Politics as Usual = Failure

Earlier, I posted about the Republican booth at the Sioux Empire fair, about how it wasn’t really wasn’t inviting, and seemed kind of tired.

Judging from some of the e-mail I received, my opinion was shared by several others.

Saturday, Repersentive Steve Hicky posted some pictures to Facebook, One of the pictures had this capition

A guy walked by and looked at the table and said “they are all overpaid crooks.” I’m still stumped on what I could’ve/should’ve replied. It took me $22000 to win and it pays $6000 a year.

This attitude is prevalent among non-politico junkies:

  • Democrat = tax and spend
  • Republican = borrow and spend
  • Tea Party = wanna bees
  • ?Government takes my money and does what it wants.?
  • ?They don’t listen to me, why should I care.?
  • ?Once they take an oath, they are part of the establishment?

This your Country,
This is your State.
This is your County, township and cities. It is time to step up and take some pride where you live.  If you don’t like who repersenting you, replace them.

While Stace, Representative Nelson was running for office, I asked him ?Why?? he told me:

I love this state, and everything about it.  I don’t like the direction it is going. I hope to help to bring back.

This district (25) is  underserved, it deserves better

I can think of no better reason.

After the election I asked what advice does he have for someone looking to run.

  • Start fund-raising early.
  • Get out and meet the people, and listen to them.  They are the ones you have to convince.
  • Get a good pair of shoes.

The people are tried of gimmicks, bait and switch and political double talk.  They want honest, no non- sense, people who will represent them and make their voices heard.  When they come back from the legislature, they want straight talk about what is going on.

37 Replies to “Politics as Usual = Failure”

  1. Bill Clay Post author

    Stace Nelson is a great guy! I’m a very strong advocate for him.

    More elected officials should take note of Rep. Nelson’s life of service to our great country.

  2. Stace Nelson

    Thank you Bill & MC, I am honored.

    I would be remiss if I did not point out the super star in the photo. It was my great joy & honor to serve with Rep. Sean Tornow (pictured).
    The man has a good morale compass and is fearless.

        1. Paladin

          You sure as the devil do not vote with your chins so……what is the purpose of the comment. Perhaps the point being made is, you cannot stay on point which, indicates some other problems with your ability to think.

    1. Anonymous

      How’s Tornow’s lawsuit against the City of Sioux Falls coming along? It must be rough now that he has only 1 government job instead of 2 government jobs. How has he fared in the private sector after all those years on the government payroll?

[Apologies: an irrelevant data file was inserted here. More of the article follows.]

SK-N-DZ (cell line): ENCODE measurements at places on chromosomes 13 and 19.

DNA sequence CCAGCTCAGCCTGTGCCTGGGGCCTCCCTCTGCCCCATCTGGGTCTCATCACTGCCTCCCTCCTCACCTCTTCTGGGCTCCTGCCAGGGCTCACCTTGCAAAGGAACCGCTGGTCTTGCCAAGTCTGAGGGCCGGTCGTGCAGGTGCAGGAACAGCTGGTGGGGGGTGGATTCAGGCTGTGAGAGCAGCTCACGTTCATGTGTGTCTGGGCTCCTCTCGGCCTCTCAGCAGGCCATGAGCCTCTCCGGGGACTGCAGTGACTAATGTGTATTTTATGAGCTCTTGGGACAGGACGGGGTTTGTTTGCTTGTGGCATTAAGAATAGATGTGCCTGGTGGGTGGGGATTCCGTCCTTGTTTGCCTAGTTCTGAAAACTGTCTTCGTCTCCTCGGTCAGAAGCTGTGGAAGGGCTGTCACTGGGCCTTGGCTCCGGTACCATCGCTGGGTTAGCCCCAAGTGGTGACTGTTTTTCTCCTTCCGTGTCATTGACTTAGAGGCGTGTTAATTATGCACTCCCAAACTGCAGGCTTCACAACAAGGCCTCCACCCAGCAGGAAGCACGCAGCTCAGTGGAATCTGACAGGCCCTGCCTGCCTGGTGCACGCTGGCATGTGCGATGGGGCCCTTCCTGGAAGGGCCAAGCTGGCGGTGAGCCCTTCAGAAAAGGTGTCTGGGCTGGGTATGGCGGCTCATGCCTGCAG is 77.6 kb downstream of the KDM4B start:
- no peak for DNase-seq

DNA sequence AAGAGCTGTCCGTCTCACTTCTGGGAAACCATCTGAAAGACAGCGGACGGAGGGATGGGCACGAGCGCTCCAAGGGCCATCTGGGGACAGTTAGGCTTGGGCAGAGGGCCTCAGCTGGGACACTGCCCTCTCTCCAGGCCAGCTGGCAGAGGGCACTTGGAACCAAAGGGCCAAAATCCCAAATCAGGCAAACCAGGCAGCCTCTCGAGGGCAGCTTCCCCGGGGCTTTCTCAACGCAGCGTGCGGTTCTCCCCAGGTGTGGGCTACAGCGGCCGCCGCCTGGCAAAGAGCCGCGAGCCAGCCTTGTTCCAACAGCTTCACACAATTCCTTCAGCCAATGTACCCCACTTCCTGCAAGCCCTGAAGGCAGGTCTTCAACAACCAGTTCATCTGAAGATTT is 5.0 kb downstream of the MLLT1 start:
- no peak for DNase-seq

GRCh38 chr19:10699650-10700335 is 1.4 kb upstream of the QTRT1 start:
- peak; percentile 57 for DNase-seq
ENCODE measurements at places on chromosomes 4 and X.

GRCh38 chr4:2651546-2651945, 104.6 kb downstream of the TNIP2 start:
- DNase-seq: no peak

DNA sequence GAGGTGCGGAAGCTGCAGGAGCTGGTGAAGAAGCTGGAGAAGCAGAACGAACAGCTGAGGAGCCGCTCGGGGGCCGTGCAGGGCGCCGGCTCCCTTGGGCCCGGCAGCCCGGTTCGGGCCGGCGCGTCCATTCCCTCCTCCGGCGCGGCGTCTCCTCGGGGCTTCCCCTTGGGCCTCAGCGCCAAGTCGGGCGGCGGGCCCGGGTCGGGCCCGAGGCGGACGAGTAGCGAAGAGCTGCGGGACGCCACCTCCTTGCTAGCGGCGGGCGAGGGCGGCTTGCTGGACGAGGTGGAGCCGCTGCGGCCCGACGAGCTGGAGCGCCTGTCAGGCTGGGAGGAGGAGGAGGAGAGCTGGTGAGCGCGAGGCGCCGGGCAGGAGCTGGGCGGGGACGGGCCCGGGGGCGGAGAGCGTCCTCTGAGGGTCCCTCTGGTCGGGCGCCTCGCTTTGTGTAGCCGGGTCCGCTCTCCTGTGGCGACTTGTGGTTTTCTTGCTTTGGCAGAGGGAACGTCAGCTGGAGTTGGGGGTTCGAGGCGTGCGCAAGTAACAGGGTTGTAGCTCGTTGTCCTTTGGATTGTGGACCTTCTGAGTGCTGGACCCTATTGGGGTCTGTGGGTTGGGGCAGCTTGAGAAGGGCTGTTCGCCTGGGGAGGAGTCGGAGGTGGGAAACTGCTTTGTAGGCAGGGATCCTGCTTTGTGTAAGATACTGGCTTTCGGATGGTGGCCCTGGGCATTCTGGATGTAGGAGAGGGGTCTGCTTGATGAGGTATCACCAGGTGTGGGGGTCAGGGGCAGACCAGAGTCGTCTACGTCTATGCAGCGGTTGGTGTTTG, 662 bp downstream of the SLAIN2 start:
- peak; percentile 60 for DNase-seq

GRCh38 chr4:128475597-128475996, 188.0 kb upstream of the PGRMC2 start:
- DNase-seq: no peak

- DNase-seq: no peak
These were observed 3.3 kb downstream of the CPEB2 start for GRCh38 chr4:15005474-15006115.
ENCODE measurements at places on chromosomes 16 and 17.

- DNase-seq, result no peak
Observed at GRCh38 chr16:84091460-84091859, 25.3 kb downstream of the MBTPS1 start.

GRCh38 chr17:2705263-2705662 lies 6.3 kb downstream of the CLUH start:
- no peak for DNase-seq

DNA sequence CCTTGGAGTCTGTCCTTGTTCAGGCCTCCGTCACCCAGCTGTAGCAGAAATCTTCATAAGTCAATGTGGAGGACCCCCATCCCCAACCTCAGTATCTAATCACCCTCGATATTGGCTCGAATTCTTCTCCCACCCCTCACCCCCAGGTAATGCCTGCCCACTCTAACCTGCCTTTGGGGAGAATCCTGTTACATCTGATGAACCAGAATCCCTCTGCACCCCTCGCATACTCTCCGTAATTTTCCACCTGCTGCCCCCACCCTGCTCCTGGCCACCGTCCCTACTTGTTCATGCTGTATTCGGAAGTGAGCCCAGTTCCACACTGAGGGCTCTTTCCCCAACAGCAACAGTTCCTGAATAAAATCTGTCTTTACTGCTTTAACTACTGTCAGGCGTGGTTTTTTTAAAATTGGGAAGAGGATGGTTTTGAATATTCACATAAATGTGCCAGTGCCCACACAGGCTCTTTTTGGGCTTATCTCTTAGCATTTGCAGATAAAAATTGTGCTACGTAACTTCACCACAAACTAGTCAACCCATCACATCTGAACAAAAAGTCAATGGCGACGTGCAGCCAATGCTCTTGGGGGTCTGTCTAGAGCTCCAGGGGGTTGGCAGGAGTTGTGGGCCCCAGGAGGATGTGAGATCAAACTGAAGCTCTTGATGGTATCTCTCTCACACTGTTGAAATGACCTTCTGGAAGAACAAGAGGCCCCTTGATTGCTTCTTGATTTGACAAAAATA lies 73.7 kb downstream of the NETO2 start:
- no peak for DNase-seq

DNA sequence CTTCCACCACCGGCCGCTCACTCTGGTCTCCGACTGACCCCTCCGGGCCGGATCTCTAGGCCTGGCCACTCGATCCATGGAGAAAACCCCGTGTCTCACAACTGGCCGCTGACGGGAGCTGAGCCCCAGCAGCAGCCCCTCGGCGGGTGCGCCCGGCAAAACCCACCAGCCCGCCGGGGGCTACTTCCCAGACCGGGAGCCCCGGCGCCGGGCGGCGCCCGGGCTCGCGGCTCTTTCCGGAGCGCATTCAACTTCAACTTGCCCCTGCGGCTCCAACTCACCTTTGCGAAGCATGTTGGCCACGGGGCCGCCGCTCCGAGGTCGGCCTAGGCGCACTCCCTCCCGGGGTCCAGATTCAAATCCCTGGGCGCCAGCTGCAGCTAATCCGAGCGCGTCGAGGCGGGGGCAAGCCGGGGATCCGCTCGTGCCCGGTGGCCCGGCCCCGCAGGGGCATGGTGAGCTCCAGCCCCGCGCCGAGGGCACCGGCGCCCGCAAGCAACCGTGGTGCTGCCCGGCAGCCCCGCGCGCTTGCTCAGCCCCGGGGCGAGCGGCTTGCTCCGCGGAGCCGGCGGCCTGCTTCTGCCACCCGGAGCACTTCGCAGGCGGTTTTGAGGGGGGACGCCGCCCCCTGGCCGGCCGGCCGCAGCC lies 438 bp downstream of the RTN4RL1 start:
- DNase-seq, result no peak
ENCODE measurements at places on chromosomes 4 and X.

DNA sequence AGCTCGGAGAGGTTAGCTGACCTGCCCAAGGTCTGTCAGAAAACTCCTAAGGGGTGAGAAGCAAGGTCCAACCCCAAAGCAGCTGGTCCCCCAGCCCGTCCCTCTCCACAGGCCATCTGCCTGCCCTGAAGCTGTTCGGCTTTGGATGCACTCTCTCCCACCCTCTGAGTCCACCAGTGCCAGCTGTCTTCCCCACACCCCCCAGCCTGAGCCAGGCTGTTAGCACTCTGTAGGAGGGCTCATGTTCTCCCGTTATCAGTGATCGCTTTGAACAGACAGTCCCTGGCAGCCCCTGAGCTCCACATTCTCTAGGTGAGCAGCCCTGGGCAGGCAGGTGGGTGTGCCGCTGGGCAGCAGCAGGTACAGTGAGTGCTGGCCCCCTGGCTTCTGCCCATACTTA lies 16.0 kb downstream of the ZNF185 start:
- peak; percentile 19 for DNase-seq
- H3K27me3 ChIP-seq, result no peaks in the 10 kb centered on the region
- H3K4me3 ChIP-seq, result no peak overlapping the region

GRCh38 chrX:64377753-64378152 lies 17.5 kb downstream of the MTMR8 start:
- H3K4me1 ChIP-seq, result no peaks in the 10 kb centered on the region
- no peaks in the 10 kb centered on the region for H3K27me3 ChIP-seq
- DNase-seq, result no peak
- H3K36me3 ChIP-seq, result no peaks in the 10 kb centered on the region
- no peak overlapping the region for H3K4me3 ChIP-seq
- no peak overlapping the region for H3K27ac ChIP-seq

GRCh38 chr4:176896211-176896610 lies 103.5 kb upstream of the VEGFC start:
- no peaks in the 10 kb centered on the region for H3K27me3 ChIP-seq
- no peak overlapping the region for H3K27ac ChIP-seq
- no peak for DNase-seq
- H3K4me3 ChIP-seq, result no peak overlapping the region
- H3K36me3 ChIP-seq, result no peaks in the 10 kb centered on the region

2. Paladin

      Your comments concerning Nelson and Tornow are “right on”. These people remain true to their campaign promises, something which many do not. Shawn Tornow, (I believe that is how he spells his name) in my opinion, does a great deal of thinking prior to voting on an issue. We need more of that on all levels of government.

  3. caheidelberger

    I will agree that the passerby’s comment — “They’re all overpaid crooks” — represents a thoughtless disengagement which fails to recognize reality and which harms democracy. That person obviously hasn’t looked at the reality of local and state politics. Instead, that person clings to an easy overgeneralization that absolves him of the need to think about politics or consider the possibility that he might have a duty to engage the process and make a difference. But as RepRev Hickey says, it is a challenge to cut through that wall of indifference. How do we change that attitude?

    1. MC Post author

      Cory, I hope you will share the answer once you find out.

      Politics is not like sports, There is no last minute hail mary touchdown pass, no grand slam home runs, no half court shots at the buzzer. Very rarely do I see cheer leaders in the capital, fans don’t do ‘the Wave’ in the gallery and just don’t see concession stands selling the big foam #1 outside in the capital parking lot.

      (Although Joni Cutler did show up in pair of fairy wings once)

  4. Voter

    “This is your County, township and cities. It is time to step up and take some pride where you live. If you don?t like who repersenting you, replace them.”

    If you attempt to replace the Established GOP leadership at the county level–be ready for some bending of the rules. The Bylaws are clear on how the county leadership is to be elected and how they are supposed to conduct business–but there is plenty of “bending” going on to keep the “riff-raff” out of leadership positions (even many of the people who did a majority of the WORK during the last election) and carry on business as usual.

    Who exactly should be making sure that the counties follow the SD GOP Bylaws?

      1. springer

        Basically, we include those Reps who want the Rep platform to address issues that many of the establishment Reps don’t want to go near for fear of having to take a position and defend it. We riff-raff want less gov’t, lower taxes, less regs, NO Obamacare and its early implementation in SD, real transparency. I guess they consider us riff-raff because we dare to question the “process” or the status quo or whatever you want to call it in the party. We think that all opinions deserve to be considered, not just what the powers that be think are worthy. Usually the riff-raff are the catalyst for nonviolent but needed changes. Actually I had no idea that the establishment Reps considered us Tea Party types riff-raff, but if they do, so be it. I’m proud to be riff-raff!

  5. Anonymous

    The people are tired of politics as usual. They are clamoring for Congress to make the wealthy pay their fair share to dig the US of A out of this debt hole. Even one of the wealthiest agrees.

    Warren Buffett says it’s time for Congress to quit coddling billionaires and get serious about shared sacrifice. When his taxes are at about 16% of his taxable income, his lower paid staffers pay a much higher percentage of their income toward taxes. Buffett says, Washington legislators “feel compelled to protect us [the mega-rich], much as if we were spotted owls or some other endangered species.”

    Buffett is spot on. Time to end politics as usual.

    1. duggersd

      What is the “wealthy’s” fair share? Please explain just what someone’s fair share is. Warren Buffet paid a bunch in taxes last year. He thinks he should have paid more. His friends think they should all pay more. So what is stopping them? The fact of the matter is the IRS does accept overpayment.